In a stark contrast to Vulcano’s barren landscape, Salina’s twin craters of Monte dei Porri and Monte Fossa delle Felci are lushly wooded, a result of the numerous freshwater springs on the island. Wildflowers, thick yellow gorse bushes and serried ranks of vines carpet the hillsides in vibrant colors and cool greens, while its high coastal cliffs plunge towards dramatic beaches. Read more: lonelyplanet.com/italy/sicily
Tiny Panarea is just 3km long and 2km wide and feels like a Greek island with its adobe-style whitewashed houses. Exclusive and expensive, it is the smallest and most fashionable of the Aeolians, attracting the international trust-fund babes and Milanese fashionistas for a little taste of dolce far niente (sweet nothing). In the summer, luxury yachts fill the tiny harbor while flocks of day-trippers dock at San Pietro, where you will find most of the expensive accommodation. Read more: lonelyplanet.com/italy/sicily
Vulcano is a memorable island, not least because of the vile smell of sulphurous gases. Once you escape the drab and dated tourist centre, Porto di Levante, there is a tranquil, unspoilt quality to the landscape, and a refreshing lack of souvenir shops selling (yet more) black-lava trinkets. Following the well-marked trail to the looming Fossa di Vulcano, the landscape gives way to rural simplicity with allotments, birdsong and a surprising amount of greenery. The island is worshipped by Italians for its therapeutic mud baths and hot springs, and its black beaches and weird steaming landscape make for an interesting day trip. Read more: lonelyplanet.com/italy/sicily
Stromboli is the most dramatic of the Aeolian Islands (Isole Eolie or Isole Lipari in Italian), and is a popular daytrip destination from the other islands and from the Italian mainland. The island is an ancient and active volcano rising massively from the Mediterranean, with a couple of small settlements on the coast. It is an incredible and awe-inspiring sight, with a unique island atmosphere that attracts not just tourists but also film-makers and style-setters (Italian president Giorgio Napolitano and designers Dolce and Gabbana - who own a villa - are among celebrities who holiday here). Sitting on a tourist boat off the shore of Stromboli at dusk, while merry passengers applaud and toast the volcano's lava spurts with sweet local wine, is one of the most surreal things I've experienced in my travels around Italy.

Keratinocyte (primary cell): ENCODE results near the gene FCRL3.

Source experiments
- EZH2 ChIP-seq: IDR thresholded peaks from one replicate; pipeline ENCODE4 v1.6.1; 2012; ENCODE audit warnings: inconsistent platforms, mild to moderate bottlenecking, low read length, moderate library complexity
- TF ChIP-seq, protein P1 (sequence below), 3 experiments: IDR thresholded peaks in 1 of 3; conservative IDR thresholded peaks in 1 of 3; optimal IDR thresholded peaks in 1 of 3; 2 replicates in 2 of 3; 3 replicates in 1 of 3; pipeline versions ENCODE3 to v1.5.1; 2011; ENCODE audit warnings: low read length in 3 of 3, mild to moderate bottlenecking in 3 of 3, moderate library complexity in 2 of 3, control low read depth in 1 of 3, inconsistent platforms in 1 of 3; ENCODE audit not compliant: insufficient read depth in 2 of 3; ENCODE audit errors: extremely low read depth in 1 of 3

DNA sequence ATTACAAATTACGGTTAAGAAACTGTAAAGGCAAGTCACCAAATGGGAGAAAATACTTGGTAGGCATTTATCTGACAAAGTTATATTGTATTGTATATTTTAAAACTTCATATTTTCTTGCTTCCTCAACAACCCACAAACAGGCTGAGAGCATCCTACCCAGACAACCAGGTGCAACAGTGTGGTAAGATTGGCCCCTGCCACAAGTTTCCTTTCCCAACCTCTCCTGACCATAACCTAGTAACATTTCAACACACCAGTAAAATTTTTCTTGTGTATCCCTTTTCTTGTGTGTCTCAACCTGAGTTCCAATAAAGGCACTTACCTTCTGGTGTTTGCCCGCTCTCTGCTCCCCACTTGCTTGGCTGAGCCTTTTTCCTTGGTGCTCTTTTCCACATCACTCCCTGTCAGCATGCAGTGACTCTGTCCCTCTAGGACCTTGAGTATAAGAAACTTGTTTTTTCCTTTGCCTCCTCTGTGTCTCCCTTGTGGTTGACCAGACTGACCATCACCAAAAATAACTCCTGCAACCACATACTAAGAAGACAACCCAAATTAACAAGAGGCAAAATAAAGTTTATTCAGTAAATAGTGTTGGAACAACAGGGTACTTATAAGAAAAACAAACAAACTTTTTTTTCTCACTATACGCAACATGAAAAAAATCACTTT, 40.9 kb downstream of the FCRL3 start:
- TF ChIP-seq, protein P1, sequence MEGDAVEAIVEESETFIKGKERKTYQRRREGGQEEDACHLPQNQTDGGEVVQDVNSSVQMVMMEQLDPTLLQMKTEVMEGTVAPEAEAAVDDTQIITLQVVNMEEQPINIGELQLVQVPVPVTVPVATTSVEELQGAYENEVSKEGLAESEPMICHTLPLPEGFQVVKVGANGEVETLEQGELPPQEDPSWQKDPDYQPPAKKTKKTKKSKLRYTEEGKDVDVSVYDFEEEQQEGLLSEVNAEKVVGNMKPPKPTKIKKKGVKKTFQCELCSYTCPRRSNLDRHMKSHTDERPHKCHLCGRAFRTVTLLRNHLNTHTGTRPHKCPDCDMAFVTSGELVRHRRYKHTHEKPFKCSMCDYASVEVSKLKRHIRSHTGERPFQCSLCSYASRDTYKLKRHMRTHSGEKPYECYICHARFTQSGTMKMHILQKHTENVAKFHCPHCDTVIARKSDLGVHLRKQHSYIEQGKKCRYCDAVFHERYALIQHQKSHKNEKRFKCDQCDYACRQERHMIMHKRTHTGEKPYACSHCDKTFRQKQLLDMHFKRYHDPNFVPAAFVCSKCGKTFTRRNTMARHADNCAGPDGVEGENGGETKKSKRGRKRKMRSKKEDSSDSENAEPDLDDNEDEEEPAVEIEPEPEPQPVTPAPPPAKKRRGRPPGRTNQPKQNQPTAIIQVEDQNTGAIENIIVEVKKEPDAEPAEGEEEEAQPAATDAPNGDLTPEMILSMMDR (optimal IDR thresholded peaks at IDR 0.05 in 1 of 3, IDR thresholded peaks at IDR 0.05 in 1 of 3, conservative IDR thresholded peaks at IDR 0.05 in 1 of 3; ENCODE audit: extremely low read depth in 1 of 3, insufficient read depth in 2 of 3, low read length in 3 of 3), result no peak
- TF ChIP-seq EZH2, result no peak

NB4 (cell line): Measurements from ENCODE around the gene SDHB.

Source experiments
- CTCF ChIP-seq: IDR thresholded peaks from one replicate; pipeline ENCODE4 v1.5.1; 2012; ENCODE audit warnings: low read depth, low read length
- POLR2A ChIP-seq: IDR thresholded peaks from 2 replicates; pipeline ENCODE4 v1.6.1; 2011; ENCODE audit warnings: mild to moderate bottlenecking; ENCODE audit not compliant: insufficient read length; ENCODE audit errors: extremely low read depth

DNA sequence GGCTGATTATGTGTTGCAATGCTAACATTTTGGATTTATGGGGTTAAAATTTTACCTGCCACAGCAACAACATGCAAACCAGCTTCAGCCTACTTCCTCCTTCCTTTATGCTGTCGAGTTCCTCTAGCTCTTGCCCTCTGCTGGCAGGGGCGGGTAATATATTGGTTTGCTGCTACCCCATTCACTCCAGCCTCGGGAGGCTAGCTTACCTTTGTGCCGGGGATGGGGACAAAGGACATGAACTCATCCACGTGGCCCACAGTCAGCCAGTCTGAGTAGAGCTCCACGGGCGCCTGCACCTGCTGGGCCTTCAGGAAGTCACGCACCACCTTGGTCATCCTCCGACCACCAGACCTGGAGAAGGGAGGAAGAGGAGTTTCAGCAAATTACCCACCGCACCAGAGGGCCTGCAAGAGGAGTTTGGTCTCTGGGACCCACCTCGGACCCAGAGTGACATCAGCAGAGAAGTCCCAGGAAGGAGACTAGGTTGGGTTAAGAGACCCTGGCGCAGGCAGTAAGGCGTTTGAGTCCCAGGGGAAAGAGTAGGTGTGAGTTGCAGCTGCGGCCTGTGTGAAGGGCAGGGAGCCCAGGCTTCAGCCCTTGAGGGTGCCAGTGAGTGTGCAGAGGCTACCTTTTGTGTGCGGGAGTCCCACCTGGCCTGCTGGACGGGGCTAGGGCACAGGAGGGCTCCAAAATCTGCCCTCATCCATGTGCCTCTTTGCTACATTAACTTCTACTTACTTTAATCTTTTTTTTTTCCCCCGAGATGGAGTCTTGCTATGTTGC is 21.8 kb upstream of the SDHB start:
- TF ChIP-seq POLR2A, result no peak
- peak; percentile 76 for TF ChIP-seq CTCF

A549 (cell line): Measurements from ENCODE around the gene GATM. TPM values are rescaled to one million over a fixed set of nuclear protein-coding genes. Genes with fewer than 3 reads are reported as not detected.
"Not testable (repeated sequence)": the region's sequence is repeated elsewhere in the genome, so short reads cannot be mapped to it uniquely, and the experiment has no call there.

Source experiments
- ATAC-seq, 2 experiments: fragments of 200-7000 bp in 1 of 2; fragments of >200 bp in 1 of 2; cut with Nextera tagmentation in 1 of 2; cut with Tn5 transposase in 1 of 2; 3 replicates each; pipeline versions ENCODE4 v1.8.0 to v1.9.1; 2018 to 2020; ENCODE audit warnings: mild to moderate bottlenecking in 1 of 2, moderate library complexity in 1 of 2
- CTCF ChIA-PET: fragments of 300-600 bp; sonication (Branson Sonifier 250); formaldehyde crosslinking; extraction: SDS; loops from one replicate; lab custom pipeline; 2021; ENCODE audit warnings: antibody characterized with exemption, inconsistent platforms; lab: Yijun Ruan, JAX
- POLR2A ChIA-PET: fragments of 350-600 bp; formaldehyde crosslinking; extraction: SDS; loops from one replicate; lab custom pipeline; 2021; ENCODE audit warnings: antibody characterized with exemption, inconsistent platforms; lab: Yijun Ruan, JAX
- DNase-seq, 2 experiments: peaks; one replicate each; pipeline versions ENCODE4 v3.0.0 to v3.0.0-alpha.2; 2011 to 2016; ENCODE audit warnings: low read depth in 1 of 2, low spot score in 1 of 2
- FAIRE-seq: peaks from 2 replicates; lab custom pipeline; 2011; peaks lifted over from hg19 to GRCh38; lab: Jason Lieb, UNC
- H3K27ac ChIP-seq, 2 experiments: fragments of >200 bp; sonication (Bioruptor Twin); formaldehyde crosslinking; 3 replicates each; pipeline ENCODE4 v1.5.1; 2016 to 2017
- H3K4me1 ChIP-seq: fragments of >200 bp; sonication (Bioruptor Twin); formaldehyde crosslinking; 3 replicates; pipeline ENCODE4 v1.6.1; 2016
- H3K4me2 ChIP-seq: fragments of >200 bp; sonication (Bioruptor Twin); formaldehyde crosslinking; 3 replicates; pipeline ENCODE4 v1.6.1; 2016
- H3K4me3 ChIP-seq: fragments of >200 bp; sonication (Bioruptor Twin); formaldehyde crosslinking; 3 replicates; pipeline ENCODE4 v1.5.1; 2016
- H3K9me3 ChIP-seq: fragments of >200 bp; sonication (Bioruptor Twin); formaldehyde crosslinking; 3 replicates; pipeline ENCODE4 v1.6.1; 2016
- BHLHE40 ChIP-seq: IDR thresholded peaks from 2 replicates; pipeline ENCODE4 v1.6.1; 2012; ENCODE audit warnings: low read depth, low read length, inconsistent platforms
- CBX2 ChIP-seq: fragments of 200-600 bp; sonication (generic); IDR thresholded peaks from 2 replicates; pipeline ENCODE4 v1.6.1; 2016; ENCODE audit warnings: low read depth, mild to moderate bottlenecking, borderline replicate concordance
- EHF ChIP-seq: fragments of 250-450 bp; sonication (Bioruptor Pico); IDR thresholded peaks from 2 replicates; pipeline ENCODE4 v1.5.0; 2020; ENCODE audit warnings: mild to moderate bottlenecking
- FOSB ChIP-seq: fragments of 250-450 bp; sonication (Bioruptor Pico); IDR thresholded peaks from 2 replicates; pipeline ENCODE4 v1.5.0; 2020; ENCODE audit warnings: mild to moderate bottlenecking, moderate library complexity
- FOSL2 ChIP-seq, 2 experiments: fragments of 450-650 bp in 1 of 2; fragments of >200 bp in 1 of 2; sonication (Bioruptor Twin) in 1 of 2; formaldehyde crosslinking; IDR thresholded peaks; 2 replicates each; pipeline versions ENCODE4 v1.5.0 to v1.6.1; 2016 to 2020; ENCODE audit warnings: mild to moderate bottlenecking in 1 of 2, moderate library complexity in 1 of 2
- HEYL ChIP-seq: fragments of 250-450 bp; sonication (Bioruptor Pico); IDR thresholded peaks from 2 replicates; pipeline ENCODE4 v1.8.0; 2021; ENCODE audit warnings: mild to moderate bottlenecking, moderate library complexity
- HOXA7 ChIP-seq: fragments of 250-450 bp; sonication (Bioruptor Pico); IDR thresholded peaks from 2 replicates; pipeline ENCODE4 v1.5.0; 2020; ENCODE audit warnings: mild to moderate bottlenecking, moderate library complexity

Tropea is a seaside resort with impressive scenery in the region of Calabria, in the south of Italy. This stretch of coastline on the Tyrrhenian Sea is called the Costa degli Dei, the 'Coast of the Gods', and it is hugely admired by those in the know as one of Italy's finest summer holiday destinations. The coastline curves outwards in a large hilly bulge, boasting dramatic cliffs, sunny beaches, and a string of little resorts and campsites. Tropea is the busiest and most attractive of these seaside towns; with a historic centre perched on cliffs above the sea.
Innovative, spacious, bright, and sophisticated only begins to describe the exciting Beneteau 50.5. Designed by Berret-Racoupeau and built by Beneateau, she features a sleek coachroof, long side windows, a fully-integrated mainsail arch and all the ergonomic ease of detailed design to make the most of each area. Fitted with 4 main cabins, 1 crew cabin and 4 electric heads, large salon and linear portside galley the 50.5 offers an abundance of interior space and comfort. Located forward is an additional cabin, accessed via a hatch, with berth and head. Plenty of opening ports and hatches provide excellent ventilation throughout the yacht. On deck, her spacious cockpit, foredeck and dual helm makes this yacht comfortable outside as well.
Explore photos from our past journeys